Censorship Makes the World Go ‘Round

Censorship Makes the World Go ‘Round

There are many games on the market that are deemed acceptable in America that other countries ban from release due to what could be considered socio-cultural unacceptability. Just last week, Volition had to announce that their open-world exercise in flamboyance, Saints Row IV , would have to undergo minor changes to be released in Australia. (Full story here .) Well, it hasn’t even been a full week and it looks like the foreign rating boards have been at it again.

It has been confirmed that Naughty Dog’s European release of their blockbuster The Last of Us was censored. This title, which is almost universally acclaimed by the gaming industry, underwent a few minor changes to accommodate some European rating boards.

On the PlayStation forum, user Ramify posted an email he received from a Naughty Dog representative. In the email, the representative wrote, “The gore and violence ratings are subject to local regulatory boards in various countries, so the game must be slightly changed in order to accommodate those choices.” (Here’s a link if you’re curious.)

The hell you say?

Now, I can understand the effort of these developers to ensure that their product reaches as many consumers as possible and that localization is a big part of any successful video game franchise. What I can’t understand is why such minor attributes of these games are being debated as a vehicle for whether or not a game can be played by a rating board’s local population.

What’s the big deal? The changes being made to these games are trivial at best. In the grand scheme of these titles, they have little, if any, real impact on the overall tone of the game. While it has been said by the developers that these omissions do not affect the story of these games in any way, I can’t help but think that these versions are incomplete.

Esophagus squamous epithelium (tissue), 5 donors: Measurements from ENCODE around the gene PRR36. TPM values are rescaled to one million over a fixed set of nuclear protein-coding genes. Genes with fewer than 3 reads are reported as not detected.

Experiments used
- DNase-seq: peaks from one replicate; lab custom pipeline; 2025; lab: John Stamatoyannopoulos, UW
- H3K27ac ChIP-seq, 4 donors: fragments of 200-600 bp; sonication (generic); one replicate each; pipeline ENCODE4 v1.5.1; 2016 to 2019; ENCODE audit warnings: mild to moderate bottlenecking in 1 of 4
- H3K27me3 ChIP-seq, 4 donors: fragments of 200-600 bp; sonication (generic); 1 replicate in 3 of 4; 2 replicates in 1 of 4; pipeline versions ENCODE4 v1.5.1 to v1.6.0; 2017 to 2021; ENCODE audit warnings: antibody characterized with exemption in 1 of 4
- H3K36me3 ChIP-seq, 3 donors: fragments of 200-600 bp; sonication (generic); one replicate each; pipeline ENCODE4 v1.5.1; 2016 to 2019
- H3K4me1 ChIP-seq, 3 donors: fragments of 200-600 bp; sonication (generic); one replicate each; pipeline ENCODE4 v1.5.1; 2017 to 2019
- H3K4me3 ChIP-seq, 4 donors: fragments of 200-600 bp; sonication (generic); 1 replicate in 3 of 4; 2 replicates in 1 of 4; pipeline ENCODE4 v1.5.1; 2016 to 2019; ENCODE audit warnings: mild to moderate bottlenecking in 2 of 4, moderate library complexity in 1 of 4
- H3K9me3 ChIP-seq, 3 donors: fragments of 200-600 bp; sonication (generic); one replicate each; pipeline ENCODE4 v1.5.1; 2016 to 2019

Unfortunately, these occurrences feel like censorship for the sake of censorship. I could see Saints Row IV garnering a ban for it being an over-the-top killing spree or a showcase of sexual innuendos, but not because a character smokes fictional alien drugs once in the game. I could see The Last of Us receiving a ban for it being an exploration of the morality of killing for survival and one of the grittiest experiences in gaming, but not because enemies get dismembered in the process. Do you see what I’m getting at here?

Censorship Makes the World Go ‘Round

It seems that rating boards are getting hung up on games for all the wrong reasons. If you are going to ban a game, by all means, go ahead. But ban it or rate it differently for the right reasons. Typically, games have recurring themes, and removing one minuscule portion isn’t really going to change anything. Well, unless a kids game has one extremely out-of-place occurrence where the main character is shooting up heroin in an otherwise child-friendly world, then that’s a different story. Otherwise, it’s pretty hard to change the tone of a game.

I suppose the point here, if there is one, is that regulatory boards should stick to rating the games and stay away from trying to change them. I’ll remain hopeful, but I’m not going to hold my breath. It’s a good thing I live in America.

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